Haryana AAR had occasion to decide on a similar issue. AAR concurred with the ruling of Takko Holding GMBH & Habufa Meubelen B.V

Dubai Chamber of Commerce and Industry8

In what could be termed as a shocker, Maharashtra AAR surprisingly held that LO is acting as an intermediary. It was further held that liaison activities performed by LO shall fall within the ambit of supply and therefore LO should obtain GST registration and pay applicable GST on such activities.

Hitachi Power Europe GMBH9

In marginally different facts, UP AAR observed that Project Office is merely an extension of the foreign company in India to undertake the project in India and limited to undertake compliances required under various tax and regulatory requirements in India. AAR, therefore, held that the transactions between the foreign company and Indian project office are an intra-company affair and shall not be subject to GST.

In the above-discussed rulings, it is evident that there is potential for significant litigation on fundamental issues listed in para 2 above. After a brief review of rulings on the instant subject, let us now conduct a threadbare analysis of statutory provisions and attempt to delve deep into issues faced by liaison office.

Analysis of Statutory provisions

Whether LO is having an identity separate from its HO?

To begin with let us answer the basic question of whether LO is a separate person from HO? It is to be noted that LO is always registered with the Registrar of Companies (ROC) in the same name as the foreign HO. Even PAN/TAN carries the name of foreign HO. In the opinion of the paper writer, LO does not have a separate legal existence in law. LO at best can be considered as a geographical extension of the HO having the same legal identity as that of HO.

Whether LO is carrying on any business activity?

Due to RBI stipulations mentioned in para 2 above, LO is not permitted to carry out any business activity. Assuming without accepting that LO is providing any services/supply to HO, such service will still fall within the domain of ‘self-service’. It is trite of law that no one can render service to oneself. Further, this position will not change even after the recent GST amendment10, as such amendment is for the limited purpose of the transactions between a person (e.g. Club, Society etc) and its members.

Whether LO and HO are an establishment of a distinct person?

In GST law11, a person carrying on a business through a branch or an agency or a representational office in any territory is treated as having an establishment in that territory. However, since LO is not carrying on any business (In fact LO is not permitted to carry on any business), therefore LO and HO can’t be construed as establishment of a distinct person.

Whether LO and HO are related persons in the context of GST law?

GST law explains the term ‘related person’.  To decide whether LO and HO are related persons or not reference is invited to clause (c) of explanation to section 15. The said clause reads that “persons who are associated in the business of one another in that one is the sole agent or sole distributor or sole concessionaire, howsoever described, of the other, shall be deemed to be related”. Though one of the stated object for LO is to promote the business of HO however ipso facto such intention is not sufficient to decide whether LO and HO are related. As per clause (c) of said explanation, there should be a mutual relationship. Further for mutuality to exist there should be a presence of a minimum 2 persons. As discussed earlier LO is merely an extension of HO and therefore a test of plurality fails in this case. Accordingly, a view can be taken that LO and HO are not deemed as related persons.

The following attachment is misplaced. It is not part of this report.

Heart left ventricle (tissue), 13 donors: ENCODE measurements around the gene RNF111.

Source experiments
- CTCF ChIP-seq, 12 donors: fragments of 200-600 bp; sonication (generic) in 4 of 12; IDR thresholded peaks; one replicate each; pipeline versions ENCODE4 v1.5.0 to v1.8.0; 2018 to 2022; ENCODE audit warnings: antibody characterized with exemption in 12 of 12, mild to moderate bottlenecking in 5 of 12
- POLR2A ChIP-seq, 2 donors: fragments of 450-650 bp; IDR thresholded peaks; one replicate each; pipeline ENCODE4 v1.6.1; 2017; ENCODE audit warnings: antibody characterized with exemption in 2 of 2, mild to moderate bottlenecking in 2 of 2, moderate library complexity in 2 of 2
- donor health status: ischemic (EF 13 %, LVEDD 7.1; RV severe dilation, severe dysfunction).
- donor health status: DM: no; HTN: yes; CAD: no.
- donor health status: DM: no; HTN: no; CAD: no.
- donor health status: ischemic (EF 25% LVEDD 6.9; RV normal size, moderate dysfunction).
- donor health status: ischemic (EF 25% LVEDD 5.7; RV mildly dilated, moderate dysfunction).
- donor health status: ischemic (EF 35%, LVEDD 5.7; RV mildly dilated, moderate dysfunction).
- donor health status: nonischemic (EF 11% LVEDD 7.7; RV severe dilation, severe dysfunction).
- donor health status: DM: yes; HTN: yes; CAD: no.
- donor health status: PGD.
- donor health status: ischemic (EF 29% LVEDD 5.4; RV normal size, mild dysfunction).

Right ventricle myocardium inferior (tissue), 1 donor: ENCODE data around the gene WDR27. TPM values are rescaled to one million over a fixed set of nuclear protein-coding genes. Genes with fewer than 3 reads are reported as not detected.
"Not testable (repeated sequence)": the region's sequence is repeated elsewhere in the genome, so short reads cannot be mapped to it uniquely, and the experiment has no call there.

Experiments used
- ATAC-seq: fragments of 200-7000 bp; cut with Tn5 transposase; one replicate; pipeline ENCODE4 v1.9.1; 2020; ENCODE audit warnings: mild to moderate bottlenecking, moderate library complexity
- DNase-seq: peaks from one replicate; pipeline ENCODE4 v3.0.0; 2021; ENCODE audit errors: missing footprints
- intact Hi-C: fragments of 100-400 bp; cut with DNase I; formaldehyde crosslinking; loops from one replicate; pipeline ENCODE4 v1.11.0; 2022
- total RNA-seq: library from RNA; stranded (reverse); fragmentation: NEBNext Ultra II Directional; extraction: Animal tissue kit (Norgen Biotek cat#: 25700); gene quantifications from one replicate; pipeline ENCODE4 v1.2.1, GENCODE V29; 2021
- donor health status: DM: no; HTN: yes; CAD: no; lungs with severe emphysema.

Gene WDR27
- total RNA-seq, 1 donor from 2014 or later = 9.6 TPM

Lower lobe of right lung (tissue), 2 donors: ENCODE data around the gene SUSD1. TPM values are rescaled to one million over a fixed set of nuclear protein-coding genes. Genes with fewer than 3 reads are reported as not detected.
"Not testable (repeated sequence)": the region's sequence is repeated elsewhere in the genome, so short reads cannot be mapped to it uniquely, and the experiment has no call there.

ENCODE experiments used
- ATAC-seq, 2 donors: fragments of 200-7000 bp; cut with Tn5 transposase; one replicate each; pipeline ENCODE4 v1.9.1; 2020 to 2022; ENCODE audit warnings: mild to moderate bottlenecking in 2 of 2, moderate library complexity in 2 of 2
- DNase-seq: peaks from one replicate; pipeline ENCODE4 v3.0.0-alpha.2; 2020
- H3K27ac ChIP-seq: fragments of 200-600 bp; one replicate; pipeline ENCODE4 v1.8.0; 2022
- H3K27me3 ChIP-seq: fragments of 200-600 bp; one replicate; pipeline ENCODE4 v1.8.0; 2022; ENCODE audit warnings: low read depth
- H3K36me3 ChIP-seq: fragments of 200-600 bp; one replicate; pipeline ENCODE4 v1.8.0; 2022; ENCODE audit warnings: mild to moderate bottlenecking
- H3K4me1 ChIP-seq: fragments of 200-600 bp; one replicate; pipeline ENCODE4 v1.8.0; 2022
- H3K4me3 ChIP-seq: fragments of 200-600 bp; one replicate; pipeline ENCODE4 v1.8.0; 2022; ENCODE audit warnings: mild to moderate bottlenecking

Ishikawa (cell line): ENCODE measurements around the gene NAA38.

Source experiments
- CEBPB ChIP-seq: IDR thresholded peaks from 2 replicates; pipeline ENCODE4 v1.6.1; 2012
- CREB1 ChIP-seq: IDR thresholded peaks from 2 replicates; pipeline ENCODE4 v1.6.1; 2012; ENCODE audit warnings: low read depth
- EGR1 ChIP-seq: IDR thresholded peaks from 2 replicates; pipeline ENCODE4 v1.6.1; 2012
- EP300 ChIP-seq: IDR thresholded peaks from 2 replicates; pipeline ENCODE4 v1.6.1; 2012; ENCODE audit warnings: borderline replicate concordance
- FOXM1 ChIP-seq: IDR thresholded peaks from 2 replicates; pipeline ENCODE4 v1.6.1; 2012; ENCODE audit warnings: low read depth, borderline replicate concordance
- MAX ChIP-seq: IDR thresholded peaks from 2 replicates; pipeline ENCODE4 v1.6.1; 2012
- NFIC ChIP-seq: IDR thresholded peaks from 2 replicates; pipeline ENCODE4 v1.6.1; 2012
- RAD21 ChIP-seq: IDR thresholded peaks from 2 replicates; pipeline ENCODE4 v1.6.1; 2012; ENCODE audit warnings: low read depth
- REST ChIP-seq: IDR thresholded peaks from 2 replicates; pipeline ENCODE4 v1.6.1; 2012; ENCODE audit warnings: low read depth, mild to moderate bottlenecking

Whether element of consideration is present in activities carried out between LO and HO?

As discussed in para 2 above, LO only receives reimbursement of expenses from HO in order to meet its daily expenses. Mere reimbursement of expenses cannot be termed as consideration. It is pertinent to note that RBI mandate does not allow LO to charge any commission/fees or such other separate consideration for liaison activities carried out in India.

Whether LO is providing any supply to HO? Whether such activities can be constructed as ‘deemed supply’?

Liaison activities conducted by LO does not fall within the scope of various forms of supply made for a consideration by a person in the course or furtherance of business12. However, GST law extends the scope of supply to specified transactions13 even if made without consideration.   Relevant entry of schedule I of the CGST Act reads as under:

“Supply of goods or services or both between related persons or between distinct persons as specified in section 25, when made in the course or furtherance of business”

Since in preceding paras we took a view that LO and HO are neither related persons nor a distinct person, a corollary view emerges that such activities may remain outside the purview of supply/deemed supply.

LO and ghost of an Intermediary

Coming to the most vexed issue of Intermediary, term Intermediary broadly refers to a person who connects 2 or more parties to the contract. Therefore, the presence of a minimum of 3 legally identifiable separate persons is a must in transactions arranged by an intermediary. Ostensibly when LO interacts with Indian customers of foreign HO, only 2 identifiable separate persons are present as LO is not a separate independent entity but a geographical extension of HO.

Without prejudice to the above argument, characterising LO services as intermediary services call for treading a fine line. At the outset, each and every facilitation/support service can’t be characterised as intermediary services. Back-end activities like call centre support, market research, feasibility study etc will not fall within the ambit of Intermediary services.